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Wednesday, 19 August 2015
The Green Ink Brigade

In decades gone by, media people used to refer to The Green Ink brigade, letters often written by Angry of Tunbridge Wells, sometimes on lined paper and, for no good reason, in green ink. They usually went into the bin unopened since recipients knew they came from loonies.

These days, thanks to social media where anybody can have a voice, they have taken on greater significance. Whether comments below features or Facebook, You Tube or Twitter posts, they can't be spotted by the colour of the ink, though many still have interesting spellings and a predominance of capital letters.

My friend Stephen Fry and I had a discussion, after Twitter started, about the service. He loved it. I called it "a weapon of the Devil". He replied that at last it "gave people a voice". I answered that many did not deserve to have their voices heard.

My recent article in The Spectator about Edward Heath prompted much comment. Many of the online writers, not appreciating the irony, protested that this era of free speech, giving them the benefit of attention, should not apply to all people, specifically those they felt were not suitable to express opinions.

My personal favourites actually came from those normally assumed to be intelligent members of the media. The Editor of an online conspiracy theory site implied on Twitter that my contribution was an example of the Establishment protecting its own. The first time I've ever been described as a member of the Establishment - apart from that wonderful satirical club I joined as a teenager in the 60s, started by my friend Peter Cook. The Establishment was no help to me 15 years ago when I was prosecuted for crimes that had never taken place.

Camilla Long, famed Sunday Times interviewer, tweeted that forming an opinion about someone after talking to them for a couple of hours, was "insane".

Jon Niven, an excellent novelist, used my article as an excuse to wonder why every other pop star from the era had not been in the dock beside me. A reasonable question, especially if your books are based on the assumption that many in that decade were perverts, but avoiding the more interesting problems of judging the behaviour of another time by the morality of today. And of believing that time does not alter the accuracy of memories.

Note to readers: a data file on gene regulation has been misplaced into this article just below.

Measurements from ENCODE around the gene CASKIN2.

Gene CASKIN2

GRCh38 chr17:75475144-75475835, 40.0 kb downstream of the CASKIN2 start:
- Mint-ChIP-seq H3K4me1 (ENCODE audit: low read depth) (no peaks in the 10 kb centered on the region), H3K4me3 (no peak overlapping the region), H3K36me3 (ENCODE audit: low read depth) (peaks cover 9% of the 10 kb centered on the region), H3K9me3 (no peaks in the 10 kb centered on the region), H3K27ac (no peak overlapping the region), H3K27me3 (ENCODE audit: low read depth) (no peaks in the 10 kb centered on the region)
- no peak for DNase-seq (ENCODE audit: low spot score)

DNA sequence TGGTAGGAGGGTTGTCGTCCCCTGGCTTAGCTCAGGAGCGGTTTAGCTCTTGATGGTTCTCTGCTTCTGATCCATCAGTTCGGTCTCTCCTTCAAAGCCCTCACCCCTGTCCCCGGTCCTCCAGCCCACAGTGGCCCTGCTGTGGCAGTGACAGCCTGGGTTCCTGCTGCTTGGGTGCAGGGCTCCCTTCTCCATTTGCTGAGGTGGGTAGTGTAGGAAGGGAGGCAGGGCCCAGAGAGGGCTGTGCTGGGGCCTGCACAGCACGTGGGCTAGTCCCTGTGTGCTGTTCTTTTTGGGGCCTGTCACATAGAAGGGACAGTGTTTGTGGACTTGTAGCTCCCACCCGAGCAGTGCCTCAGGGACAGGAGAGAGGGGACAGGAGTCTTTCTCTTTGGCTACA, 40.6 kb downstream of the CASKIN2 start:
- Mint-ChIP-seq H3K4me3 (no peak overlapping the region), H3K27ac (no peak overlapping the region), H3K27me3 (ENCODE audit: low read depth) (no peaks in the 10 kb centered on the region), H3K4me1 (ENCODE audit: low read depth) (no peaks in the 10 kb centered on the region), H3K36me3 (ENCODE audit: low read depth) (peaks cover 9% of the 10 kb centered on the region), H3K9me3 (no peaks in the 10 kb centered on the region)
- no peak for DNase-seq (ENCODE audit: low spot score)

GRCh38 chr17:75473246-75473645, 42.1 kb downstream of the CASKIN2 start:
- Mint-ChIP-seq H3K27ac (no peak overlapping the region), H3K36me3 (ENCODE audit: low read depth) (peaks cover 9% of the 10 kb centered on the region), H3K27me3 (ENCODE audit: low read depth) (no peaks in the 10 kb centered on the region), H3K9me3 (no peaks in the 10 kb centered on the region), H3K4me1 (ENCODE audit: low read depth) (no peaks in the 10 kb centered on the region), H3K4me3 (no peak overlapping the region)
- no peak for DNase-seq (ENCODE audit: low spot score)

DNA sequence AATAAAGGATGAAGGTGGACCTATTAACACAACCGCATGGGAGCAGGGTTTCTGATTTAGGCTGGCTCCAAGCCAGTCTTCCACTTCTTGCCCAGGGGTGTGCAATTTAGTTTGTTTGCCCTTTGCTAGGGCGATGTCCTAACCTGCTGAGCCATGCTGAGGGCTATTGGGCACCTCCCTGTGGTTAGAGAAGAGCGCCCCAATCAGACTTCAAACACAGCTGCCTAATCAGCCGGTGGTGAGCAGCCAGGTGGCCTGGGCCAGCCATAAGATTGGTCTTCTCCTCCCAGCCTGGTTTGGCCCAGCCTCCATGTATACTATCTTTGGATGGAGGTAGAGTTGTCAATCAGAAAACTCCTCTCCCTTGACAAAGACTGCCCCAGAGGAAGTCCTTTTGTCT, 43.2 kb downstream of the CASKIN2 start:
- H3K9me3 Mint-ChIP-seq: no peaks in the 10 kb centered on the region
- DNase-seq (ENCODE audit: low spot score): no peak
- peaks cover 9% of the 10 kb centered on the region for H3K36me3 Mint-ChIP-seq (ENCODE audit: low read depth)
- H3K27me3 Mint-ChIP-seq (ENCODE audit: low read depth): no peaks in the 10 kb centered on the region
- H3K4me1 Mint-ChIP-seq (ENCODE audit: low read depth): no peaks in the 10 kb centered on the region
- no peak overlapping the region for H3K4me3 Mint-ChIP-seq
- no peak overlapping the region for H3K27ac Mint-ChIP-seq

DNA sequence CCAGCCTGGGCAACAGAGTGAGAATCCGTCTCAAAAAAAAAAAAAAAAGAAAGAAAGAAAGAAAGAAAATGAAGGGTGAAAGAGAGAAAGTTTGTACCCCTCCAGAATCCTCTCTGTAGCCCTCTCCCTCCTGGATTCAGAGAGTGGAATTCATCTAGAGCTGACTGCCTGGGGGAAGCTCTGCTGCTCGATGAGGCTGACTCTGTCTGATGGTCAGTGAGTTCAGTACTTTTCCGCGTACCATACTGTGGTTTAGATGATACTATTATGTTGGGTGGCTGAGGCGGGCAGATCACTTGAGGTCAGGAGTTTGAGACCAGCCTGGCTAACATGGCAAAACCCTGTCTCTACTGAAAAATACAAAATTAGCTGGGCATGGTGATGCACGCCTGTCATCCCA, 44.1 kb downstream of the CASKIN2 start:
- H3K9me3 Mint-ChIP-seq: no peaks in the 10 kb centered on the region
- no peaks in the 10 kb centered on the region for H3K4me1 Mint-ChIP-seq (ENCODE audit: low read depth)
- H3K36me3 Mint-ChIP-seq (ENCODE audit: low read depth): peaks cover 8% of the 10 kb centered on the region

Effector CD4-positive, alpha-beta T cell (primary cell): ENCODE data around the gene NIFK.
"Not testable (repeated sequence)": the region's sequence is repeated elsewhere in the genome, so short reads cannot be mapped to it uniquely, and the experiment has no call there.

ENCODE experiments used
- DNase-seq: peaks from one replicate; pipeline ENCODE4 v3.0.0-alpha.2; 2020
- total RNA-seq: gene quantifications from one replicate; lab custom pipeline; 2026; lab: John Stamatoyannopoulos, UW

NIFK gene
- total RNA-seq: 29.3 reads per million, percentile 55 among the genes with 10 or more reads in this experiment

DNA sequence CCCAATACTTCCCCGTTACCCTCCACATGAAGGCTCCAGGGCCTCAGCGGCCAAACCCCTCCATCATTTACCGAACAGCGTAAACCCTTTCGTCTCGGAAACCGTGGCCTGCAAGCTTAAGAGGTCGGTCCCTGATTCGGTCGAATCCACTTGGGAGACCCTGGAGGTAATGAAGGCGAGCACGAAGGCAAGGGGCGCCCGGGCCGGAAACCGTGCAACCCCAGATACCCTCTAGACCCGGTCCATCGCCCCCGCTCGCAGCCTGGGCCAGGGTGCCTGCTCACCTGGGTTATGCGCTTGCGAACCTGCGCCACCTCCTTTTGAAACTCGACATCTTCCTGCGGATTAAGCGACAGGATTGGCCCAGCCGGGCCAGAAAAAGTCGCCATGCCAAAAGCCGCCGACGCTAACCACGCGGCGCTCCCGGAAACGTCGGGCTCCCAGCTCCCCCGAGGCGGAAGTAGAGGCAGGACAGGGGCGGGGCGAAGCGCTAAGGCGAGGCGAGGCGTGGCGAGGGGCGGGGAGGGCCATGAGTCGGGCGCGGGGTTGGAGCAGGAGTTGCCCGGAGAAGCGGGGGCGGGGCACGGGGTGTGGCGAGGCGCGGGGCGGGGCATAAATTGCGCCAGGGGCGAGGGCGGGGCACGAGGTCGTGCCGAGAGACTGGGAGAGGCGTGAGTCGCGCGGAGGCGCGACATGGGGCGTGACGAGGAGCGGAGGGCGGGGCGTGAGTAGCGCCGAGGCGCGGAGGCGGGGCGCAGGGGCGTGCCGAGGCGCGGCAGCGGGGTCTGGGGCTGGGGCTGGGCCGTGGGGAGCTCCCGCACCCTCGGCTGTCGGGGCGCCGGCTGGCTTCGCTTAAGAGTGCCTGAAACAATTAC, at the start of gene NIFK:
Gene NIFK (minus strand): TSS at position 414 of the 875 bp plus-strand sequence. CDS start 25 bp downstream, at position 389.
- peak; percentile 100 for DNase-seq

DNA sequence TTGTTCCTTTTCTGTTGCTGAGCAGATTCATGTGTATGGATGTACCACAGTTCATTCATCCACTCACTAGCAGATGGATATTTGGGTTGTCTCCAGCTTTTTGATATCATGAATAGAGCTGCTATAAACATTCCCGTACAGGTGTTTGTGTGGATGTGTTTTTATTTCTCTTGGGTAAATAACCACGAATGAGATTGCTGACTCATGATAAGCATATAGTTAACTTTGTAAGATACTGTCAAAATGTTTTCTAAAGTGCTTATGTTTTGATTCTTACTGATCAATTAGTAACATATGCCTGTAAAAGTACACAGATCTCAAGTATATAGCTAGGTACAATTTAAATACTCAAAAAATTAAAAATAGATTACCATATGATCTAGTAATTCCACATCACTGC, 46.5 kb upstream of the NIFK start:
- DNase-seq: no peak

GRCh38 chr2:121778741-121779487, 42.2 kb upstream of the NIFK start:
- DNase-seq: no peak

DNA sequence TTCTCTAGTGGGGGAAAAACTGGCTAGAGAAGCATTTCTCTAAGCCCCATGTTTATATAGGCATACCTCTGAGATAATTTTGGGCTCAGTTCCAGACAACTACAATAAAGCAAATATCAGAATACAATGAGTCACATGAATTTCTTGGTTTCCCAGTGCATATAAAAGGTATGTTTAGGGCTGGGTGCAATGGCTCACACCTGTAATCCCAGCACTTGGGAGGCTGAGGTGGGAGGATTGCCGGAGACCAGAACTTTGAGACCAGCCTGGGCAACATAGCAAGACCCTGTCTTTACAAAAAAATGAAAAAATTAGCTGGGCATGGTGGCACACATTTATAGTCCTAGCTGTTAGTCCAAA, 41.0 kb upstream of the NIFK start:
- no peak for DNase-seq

Of course The Spectator was partly to blame, initially putting a rather tabloid headline above the piece, but anybody bothering to read the entire essay must have noticed that a humorous commentary about a bisexual man talking to a celebrated ex Prime Minister in an era when being gay was illegal, and coming to the conclusion that he was asexual, was hardly a shocking revelation, but merely an interesting personal observation relating to the current moral panic. Or is that asking a lot of the current attention span and depth of understanding of many?

The Green Ink Brigade will, of course, never be sane or sensible analysts of any topic they deign to consider. But what is worrying in this century is the fact that many take them seriously. Just as the fact that now simple allegations are regarded as evidence in some courts of law is a devastating development for some of the innocent men and women languishing, at great expense to the tax payer, in Her Majesty's prisons. And for the reputations of some dead people who, possibly, deserve more from those of us left behind.

The reason that allegations of guilt are, these days, regarded as sacrosanct whereas allegations of innocence are mocked and spurned is, of course, easy to understand. They are far better stories.

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